By contrast, I found CiudadMúltiple’s attentiveness to the material realities of the city and sense of political commitment incredibly refreshing. Some of the festival’s events were caustic, like Mexican artist Gustavo Artigas’s Intervention at the Museum of History, which he essentially set on fire for theatrical effect. Burning tires on the roof spewed thick black smoke and fog machines poured mist out of windows, while firefighters in on the gag doused the building with water. Other events were more optimistic, reclaiming parts of the city normally taken for granted: Cuban artist Juan Andrés Milanés, for instance, paved a seaside terrace of the old Spanish colonial fort with blocks of ice to create a skating rink for children. Nearly every event in some way introduced elements of the uncanny into everyday experience. During a tour of the Casco Viejo, I strayed behind the pack of critics and casually observed to another writer how curious it was that the trash bins in Cathedral Square were all upholstered in pink velour, not realizing that they were a part of the festival.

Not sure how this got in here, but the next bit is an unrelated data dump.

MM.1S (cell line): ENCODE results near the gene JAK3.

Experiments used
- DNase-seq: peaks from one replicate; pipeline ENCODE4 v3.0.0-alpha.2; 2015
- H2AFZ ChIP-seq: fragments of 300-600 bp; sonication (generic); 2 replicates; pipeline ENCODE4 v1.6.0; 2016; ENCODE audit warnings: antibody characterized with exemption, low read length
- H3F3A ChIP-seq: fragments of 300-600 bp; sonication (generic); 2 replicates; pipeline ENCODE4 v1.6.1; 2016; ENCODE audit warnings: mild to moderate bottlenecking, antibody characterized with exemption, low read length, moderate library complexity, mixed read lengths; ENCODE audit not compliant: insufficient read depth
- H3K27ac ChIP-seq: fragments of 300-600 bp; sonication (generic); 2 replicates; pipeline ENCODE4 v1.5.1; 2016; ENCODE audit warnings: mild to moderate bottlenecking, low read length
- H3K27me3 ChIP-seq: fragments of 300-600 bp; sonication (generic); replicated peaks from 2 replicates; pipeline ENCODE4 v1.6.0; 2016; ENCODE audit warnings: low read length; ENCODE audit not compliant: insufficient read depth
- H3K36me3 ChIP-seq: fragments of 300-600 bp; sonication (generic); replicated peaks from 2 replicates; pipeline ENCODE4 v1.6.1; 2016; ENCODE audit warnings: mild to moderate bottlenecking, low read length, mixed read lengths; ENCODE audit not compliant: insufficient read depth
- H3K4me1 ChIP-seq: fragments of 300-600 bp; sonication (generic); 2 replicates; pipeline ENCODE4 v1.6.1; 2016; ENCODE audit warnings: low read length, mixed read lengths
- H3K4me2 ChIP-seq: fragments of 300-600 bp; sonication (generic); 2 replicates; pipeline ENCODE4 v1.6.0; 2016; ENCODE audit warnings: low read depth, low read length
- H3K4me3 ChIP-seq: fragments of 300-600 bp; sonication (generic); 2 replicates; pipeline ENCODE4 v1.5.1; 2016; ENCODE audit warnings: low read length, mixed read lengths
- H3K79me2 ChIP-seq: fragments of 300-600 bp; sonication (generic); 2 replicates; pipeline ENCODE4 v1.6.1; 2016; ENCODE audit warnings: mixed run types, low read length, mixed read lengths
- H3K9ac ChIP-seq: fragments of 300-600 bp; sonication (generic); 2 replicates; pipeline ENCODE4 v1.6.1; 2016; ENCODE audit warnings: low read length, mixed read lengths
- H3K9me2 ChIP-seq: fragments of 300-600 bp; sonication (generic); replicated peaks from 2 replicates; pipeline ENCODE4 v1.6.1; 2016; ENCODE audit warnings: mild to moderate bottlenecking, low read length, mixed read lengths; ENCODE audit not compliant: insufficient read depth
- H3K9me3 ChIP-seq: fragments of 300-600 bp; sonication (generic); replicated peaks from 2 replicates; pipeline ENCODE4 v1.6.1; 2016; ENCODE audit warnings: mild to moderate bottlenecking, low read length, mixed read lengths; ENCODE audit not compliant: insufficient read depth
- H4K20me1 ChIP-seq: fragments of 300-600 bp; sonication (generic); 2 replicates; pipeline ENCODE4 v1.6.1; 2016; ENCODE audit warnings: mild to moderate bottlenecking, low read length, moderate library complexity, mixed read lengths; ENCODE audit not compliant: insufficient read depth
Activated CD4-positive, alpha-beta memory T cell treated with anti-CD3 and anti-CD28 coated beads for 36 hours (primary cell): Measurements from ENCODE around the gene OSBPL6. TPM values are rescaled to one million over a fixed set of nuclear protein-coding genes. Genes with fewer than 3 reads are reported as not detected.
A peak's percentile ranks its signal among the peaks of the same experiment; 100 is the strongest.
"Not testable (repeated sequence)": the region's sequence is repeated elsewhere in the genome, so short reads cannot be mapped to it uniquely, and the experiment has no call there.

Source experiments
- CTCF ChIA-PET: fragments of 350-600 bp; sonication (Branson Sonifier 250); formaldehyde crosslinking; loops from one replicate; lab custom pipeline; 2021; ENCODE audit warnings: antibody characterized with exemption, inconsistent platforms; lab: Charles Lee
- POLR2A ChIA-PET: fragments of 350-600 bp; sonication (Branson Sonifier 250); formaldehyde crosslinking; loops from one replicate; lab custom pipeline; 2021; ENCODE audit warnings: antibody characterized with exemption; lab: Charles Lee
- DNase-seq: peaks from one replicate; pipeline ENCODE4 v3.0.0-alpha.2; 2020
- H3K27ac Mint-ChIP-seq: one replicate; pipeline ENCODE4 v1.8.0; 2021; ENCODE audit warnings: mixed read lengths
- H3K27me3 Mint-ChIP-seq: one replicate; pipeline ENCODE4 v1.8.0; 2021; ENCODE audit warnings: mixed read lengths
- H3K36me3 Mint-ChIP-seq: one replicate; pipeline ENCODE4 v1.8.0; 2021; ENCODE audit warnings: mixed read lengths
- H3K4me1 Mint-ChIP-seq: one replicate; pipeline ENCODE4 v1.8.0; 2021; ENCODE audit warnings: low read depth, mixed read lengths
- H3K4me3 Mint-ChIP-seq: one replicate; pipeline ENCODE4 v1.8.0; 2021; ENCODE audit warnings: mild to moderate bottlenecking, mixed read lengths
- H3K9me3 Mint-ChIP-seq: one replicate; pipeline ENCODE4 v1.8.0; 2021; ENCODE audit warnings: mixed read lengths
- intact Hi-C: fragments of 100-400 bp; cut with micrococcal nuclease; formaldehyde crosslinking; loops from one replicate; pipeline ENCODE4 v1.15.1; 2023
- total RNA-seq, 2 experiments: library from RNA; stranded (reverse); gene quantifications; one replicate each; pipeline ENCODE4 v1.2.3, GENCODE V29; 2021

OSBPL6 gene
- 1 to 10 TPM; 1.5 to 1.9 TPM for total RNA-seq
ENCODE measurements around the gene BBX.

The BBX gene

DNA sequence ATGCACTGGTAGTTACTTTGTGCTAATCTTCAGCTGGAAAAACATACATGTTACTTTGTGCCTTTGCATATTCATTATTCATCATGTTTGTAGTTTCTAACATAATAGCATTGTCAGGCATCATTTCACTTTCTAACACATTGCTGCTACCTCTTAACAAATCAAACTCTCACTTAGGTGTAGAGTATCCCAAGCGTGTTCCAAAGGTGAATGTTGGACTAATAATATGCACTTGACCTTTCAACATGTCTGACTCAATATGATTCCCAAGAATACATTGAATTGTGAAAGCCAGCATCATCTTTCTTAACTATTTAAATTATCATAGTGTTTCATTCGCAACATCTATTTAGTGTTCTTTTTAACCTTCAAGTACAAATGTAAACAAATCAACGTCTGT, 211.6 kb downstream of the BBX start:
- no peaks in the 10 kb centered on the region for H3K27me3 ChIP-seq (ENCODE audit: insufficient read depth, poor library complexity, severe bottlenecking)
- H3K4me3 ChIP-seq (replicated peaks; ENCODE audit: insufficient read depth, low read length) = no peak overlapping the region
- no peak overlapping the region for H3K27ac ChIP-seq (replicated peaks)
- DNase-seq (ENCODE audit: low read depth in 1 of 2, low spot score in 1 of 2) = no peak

In a spectacular action organized by Manchester-based Panamanian artist Humberto Vélez, a popular marching band paraded through symbolic sites such as the Bridge of the Americas—the only link across the canal since its opening in 1914, and usually off-limits to pedestrians. Outfitted in white leather knee-boots, short skirts, and wide-brimmed hats—drums twirling and bugles blaring—La Banda de Hogar advanced on the city marching in choreographed rhythm to Latin beats. It was as if the improvisational architecture of the indigenous Kuna squatters across the bridge in Gamboa had joined forces with Caribbean night-club dancers from the idyllic coastal village of Portobelo to invade the homogenous commercialism of Panama City, challenging it to defy convention.